Nick Harkaway

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Nick Harkaway
Nick harkaway.jpg
Born Nicholas Cornwell
Cornwall, England
Occupation Novelist and commentator
Genre Fantasy
Notable works The Gone-Away World, Angelmaker, The Blind Giant: Being Human in a Digital World

Nick Harkaway (born 1972) is a novelist and commentator. He is the author of the novels The Gone-Away World, Angelmaker and Tigerman; and a non-fiction study of the digital world, The Blind Giant: Being Human in a Digital World.


Harkaway was born Nicholas Cornwell in Cornwall, England. He is the son of author John le Carré.[1]

Harkaway was educated at the independent University College School in North London,[2] and Clare College, Cambridge, where he studied philosophy, sociology and politics and took up Shorinji Kan Jiu Jitsu. He worked in the film industry before becoming an author.[3]


The Gone-Away World[edit]

The Gone-Away World is Harkaway's first novel. Originally titled, The Wages of Gonzo Lubitsch,[3] it concerns a number of ex-special forces operatives turned truckers who are hired to perform a dangerous mission in a post-apocalyptic world.[1]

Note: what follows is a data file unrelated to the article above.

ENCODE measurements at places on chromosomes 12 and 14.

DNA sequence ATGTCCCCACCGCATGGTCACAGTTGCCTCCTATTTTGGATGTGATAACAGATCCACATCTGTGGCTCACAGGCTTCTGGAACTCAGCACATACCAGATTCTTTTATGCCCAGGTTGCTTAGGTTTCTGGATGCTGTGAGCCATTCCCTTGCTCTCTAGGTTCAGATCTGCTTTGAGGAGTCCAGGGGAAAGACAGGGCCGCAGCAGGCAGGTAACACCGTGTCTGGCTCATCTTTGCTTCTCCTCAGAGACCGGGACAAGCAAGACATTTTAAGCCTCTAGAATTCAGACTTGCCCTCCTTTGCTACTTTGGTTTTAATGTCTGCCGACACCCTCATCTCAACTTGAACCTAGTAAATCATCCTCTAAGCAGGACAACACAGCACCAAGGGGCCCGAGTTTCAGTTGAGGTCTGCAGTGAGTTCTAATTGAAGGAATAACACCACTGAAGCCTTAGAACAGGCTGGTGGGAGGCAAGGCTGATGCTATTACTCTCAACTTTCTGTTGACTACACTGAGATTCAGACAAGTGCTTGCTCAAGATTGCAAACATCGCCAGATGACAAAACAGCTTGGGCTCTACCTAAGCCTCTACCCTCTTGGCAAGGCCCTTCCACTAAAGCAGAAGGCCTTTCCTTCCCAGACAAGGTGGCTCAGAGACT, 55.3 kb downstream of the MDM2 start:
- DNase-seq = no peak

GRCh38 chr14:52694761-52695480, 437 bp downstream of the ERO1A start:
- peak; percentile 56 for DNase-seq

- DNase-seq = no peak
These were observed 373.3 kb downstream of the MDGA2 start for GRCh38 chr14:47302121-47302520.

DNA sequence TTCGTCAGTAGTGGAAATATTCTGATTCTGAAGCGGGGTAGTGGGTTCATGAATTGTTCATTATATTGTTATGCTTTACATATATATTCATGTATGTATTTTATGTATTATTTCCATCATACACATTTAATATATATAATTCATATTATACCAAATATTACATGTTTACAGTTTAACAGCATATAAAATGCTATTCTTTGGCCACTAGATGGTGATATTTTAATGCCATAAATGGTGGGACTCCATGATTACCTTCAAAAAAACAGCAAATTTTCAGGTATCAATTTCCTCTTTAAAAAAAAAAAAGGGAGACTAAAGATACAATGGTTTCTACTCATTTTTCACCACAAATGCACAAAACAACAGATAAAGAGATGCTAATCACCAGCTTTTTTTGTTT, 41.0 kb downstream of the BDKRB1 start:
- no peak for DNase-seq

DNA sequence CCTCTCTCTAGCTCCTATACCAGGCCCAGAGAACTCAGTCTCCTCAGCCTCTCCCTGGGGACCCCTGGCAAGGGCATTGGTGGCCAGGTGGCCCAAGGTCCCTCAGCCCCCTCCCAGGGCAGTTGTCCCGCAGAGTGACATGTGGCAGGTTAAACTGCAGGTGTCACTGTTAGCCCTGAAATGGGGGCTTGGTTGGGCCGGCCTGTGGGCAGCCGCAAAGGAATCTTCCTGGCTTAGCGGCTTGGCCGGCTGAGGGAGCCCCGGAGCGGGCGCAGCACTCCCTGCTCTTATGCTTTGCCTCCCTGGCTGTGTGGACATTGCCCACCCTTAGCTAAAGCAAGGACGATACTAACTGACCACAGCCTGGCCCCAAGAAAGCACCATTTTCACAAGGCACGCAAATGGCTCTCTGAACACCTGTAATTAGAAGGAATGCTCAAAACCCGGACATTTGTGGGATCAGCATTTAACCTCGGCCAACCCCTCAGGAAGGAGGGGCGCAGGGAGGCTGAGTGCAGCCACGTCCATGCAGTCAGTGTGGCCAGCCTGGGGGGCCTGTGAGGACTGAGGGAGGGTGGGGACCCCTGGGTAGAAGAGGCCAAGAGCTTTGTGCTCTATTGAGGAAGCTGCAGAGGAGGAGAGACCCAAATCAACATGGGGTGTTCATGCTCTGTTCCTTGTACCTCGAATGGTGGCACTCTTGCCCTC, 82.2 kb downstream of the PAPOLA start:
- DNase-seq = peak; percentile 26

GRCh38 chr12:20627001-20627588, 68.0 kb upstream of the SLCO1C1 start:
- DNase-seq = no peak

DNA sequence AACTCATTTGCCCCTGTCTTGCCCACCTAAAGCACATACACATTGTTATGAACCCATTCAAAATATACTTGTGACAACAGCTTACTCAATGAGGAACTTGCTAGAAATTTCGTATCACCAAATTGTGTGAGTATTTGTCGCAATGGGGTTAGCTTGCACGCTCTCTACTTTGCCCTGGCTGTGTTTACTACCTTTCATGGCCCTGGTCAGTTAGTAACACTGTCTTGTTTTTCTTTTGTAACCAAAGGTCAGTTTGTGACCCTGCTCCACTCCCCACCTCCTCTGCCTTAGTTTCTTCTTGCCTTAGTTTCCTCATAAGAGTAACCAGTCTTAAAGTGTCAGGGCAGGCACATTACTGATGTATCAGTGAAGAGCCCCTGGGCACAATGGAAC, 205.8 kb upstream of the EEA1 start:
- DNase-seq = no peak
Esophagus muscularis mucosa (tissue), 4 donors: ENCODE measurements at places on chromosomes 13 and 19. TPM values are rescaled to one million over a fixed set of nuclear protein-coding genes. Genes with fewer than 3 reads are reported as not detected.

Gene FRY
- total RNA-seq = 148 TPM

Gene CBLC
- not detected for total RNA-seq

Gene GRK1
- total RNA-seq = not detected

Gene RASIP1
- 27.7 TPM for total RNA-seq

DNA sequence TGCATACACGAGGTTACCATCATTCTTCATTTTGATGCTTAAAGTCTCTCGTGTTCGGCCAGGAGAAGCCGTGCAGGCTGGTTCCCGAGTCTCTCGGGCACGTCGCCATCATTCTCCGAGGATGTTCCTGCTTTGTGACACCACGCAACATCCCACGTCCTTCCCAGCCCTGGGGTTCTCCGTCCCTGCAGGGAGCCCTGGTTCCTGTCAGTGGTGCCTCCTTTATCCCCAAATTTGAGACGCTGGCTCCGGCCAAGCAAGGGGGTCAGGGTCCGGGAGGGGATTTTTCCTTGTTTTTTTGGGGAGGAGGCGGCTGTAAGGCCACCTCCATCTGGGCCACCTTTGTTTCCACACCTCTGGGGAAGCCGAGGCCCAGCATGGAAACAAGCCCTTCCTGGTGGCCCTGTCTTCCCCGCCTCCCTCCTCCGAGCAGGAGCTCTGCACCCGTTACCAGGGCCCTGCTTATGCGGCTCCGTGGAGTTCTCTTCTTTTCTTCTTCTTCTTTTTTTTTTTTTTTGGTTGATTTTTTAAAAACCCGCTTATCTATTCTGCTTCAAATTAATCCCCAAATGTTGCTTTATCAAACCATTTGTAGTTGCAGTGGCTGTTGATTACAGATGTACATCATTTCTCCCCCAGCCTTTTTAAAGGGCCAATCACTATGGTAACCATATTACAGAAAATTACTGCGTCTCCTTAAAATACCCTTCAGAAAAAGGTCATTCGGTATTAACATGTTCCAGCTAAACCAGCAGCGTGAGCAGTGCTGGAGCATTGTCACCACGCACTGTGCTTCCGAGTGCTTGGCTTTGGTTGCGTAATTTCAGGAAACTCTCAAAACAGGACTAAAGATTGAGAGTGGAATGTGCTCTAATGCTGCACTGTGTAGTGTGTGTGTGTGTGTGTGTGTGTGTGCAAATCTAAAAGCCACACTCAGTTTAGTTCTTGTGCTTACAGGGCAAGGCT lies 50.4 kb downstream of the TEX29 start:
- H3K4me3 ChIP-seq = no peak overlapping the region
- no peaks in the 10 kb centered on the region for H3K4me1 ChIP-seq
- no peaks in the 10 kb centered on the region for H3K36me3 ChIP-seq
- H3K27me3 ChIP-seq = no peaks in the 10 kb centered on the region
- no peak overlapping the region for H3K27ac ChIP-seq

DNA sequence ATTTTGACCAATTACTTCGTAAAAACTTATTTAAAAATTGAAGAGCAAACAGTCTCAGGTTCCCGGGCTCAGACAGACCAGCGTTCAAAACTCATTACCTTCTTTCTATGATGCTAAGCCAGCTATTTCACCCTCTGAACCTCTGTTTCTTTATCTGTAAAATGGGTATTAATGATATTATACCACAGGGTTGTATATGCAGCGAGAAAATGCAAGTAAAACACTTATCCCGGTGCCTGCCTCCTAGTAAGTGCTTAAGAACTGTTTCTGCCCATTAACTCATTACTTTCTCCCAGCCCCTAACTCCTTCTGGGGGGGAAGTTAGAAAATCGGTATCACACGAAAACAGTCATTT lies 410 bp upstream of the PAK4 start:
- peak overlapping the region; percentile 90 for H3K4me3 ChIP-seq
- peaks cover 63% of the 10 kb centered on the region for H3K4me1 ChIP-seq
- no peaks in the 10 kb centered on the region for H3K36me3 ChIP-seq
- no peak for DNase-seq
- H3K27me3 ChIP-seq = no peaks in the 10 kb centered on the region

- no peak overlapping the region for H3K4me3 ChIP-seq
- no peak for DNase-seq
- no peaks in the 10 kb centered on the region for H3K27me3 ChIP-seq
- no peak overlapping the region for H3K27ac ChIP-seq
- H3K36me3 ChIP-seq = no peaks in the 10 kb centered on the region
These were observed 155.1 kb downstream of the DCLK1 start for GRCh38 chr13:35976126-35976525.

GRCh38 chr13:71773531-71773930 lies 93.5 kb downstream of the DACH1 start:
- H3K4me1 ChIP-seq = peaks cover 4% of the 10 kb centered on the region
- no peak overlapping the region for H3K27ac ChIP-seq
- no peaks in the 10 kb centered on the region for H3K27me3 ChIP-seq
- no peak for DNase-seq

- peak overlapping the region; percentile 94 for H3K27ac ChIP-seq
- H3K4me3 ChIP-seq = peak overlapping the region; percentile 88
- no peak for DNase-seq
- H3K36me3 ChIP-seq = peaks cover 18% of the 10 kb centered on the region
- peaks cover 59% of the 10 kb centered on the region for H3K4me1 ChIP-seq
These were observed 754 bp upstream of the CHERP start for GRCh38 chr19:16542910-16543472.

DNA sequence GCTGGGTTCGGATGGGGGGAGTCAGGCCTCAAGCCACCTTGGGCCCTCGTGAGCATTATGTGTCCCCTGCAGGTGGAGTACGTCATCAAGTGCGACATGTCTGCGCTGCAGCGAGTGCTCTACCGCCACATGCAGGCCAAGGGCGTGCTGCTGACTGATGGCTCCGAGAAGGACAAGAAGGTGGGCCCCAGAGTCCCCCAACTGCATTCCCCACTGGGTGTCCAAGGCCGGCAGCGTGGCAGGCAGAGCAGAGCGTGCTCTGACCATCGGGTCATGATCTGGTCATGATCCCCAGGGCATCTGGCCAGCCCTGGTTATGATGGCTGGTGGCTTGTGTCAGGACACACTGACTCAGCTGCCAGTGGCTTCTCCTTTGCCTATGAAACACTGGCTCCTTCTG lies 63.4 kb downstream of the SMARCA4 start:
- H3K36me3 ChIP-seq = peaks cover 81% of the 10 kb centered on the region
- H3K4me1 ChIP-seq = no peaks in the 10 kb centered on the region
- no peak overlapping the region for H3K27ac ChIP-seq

Angelmaker, Harkaway's second novel, was published in 2012. It follows several characters in their adventures around a clockwork device of great power. Based largely in the United Kingdom, the action takes place around the current day, with discursions to World War II and the years following.


Tigerman, Harkaway's third novel, was published in 2014.


The Blind Giant (2012), Harkaway's first work of non-fiction, dealt with the effect of digital change on society and what it means to be human. It was published in May 2012.

Views on Google Book settlement[edit]

Harkaway has been an outspoken critic of the Google Book Search Settlement Agreement, posting on his blog,[4] speaking out on BBC Radio’s The World at One in May 2009, and appearing on a television debate with Krishnan Guru-Murthy and Tom Watson MP in September 2009.


  1. ^ a b Jones, Philip (April 15, 2011). "John Murray picks up Harkaway on digital". The Bookseller. Retrieved 30 December 2011. 
  2. ^ "I blame the schools". Futurebook. Retrieved 2012-07-04. 
  3. ^ a b "Nick Harkaway | Conville and Walsh Literary Agents". Retrieved 2012-07-17. 
  4. ^ "Google Crunch Time". Nick Harkaway. Retrieved 2012-02-14. 

External links[edit]